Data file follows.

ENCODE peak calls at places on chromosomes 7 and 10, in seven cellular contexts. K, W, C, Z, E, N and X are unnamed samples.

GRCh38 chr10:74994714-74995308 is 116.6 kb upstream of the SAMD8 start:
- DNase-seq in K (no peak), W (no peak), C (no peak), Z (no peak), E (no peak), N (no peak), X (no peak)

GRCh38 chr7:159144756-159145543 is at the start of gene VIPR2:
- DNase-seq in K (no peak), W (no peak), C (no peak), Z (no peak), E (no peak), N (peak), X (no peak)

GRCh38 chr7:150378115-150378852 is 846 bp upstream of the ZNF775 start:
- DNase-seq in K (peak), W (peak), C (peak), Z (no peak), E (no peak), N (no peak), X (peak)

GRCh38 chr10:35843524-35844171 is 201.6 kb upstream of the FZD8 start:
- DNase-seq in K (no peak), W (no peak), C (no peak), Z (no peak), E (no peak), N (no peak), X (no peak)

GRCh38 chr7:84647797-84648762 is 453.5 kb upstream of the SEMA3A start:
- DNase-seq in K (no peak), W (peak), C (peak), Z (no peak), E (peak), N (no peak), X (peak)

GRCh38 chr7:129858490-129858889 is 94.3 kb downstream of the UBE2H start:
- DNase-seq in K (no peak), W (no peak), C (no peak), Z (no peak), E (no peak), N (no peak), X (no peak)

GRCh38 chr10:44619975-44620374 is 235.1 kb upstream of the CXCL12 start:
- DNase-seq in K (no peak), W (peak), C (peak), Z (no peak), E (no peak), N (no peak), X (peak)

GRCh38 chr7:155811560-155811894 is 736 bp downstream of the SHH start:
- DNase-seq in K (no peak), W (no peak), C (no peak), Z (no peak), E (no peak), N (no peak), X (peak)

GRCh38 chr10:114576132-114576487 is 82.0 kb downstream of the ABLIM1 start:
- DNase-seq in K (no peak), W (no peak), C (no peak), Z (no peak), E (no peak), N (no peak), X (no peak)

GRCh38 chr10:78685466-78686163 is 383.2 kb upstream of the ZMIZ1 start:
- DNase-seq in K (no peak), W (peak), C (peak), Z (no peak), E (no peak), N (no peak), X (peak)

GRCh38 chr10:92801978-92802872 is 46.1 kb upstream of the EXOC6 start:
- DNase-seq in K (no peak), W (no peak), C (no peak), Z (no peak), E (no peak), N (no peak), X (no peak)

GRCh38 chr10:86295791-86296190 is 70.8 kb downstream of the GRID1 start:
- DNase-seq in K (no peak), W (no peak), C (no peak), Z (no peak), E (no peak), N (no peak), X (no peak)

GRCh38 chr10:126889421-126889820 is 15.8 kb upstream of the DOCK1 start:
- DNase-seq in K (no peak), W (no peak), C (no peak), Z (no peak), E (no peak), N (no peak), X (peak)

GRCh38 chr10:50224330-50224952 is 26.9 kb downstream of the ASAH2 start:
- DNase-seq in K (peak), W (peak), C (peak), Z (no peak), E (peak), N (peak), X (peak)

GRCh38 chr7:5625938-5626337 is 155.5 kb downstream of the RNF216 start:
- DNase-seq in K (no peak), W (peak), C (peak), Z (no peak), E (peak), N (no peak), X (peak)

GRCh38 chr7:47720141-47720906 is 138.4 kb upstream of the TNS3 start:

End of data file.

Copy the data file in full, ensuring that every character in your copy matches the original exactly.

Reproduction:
ENCODE peak calls at places on chromosomes 7 and 10, in seven cellular contexts. K, W, C, Z, E, N and X are unnamed samples.

GRCh38 chr10:74994714-74995308 is 116.6 kb upstream of the SAMD8 start:
- DNase-seq in K (no peak), W (no peak), C (no peak), Z (no peak), E (no peak), N (no peak), X (no peak)

GRCh38 chr7:159144756-159145543 is at the start of gene VIPR2:
- DNase-seq in K (no peak), W (no peak), C (no peak), Z (no peak), E (no peak), N (peak), X (no peak)

GRCh38 chr7:150378115-150378852 is 846 bp upstream of the ZNF775 start:
- DNase-seq in K (peak), W (peak), C (peak), Z (no peak), E (no peak), N (no peak), X (peak)

GRCh38 chr10:35843524-35844171 is 201.6 kb upstream of the FZD8 start:
- DNase-seq in K (no peak), W (no peak), C (no peak), Z (no peak), E (no peak), N (no peak), X (no peak)

GRCh38 chr7:84647797-84648762 is 453.5 kb upstream of the SEMA3A start:
- DNase-seq in K (no peak), W (peak), C (peak), Z (no peak), E (peak), N (no peak), X (peak)

GRCh38 chr7:129858490-129858889 is 94.3 kb downstream of the UBE2H start:
- DNase-seq in K (no peak), W (no peak), C (no peak), Z (no peak), E (no peak), N (no peak), X (no peak)

GRCh38 chr10:44619975-44620374 is 235.1 kb upstream of the CXCL12 start:
- DNase-seq in K (no peak), W (peak), C (peak), Z (no peak), E (no peak), N (no peak), X (peak)

GRCh38 chr7:155811560-155811894 is 736 bp downstream of the SHH start:
- DNase-seq in K (no peak), W (no peak), C (no peak), Z (no peak), E (no peak), N (no peak), X (peak)

GRCh38 chr10:114576132-114576487 is 82.0 kb downstream of the ABLIM1 start:
- DNase-seq in K (no peak), W (no peak), C (no peak), Z (no peak), E (no peak), N (no peak), X (no peak)

GRCh38 chr10:78685466-78686163 is 383.2 kb upstream of the ZMIZ1 start:
- DNase-seq in K (no peak), W (peak), C (peak), Z (no peak), E (no peak), N (no peak), X (peak)

GRCh38 chr10:92801978-92802872 is 46.1 kb upstream of the EXOC6 start:
- DNase-seq in K (no peak), W (no peak), C (no peak), Z (no peak), E (no peak), N (no peak), X (no peak)

GRCh38 chr10:86295791-86296190 is 70.8 kb downstream of the GRID1 start:
- DNase-seq in K (no peak), W (no peak), C (no peak), Z (no peak), E (no peak), N (no peak), X (no peak)

GRCh38 chr10:126889421-126889820 is 15.8 kb upstream of the DOCK1 start:
- DNase-seq in K (no peak), W (no peak), C (no peak), Z (no peak), E (no peak), N (no peak), X (peak)

GRCh38 chr10:50224330-50224952 is 26.9 kb downstream of the ASAH2 start:
- DNase-seq in K (peak), W (peak), C (peak), Z (no peak), E (peak), N (peak), X (peak)

GRCh38 chr7:5625938-5626337 is 155.5 kb downstream of the RNF216 start:
- DNase-seq in K (no peak), W (peak), C (peak), Z (no peak), E (peak), N (no peak), X (peak)

GRCh38 chr7:47720141-47720906 is 138.4 kb upstream of the TNS3 start: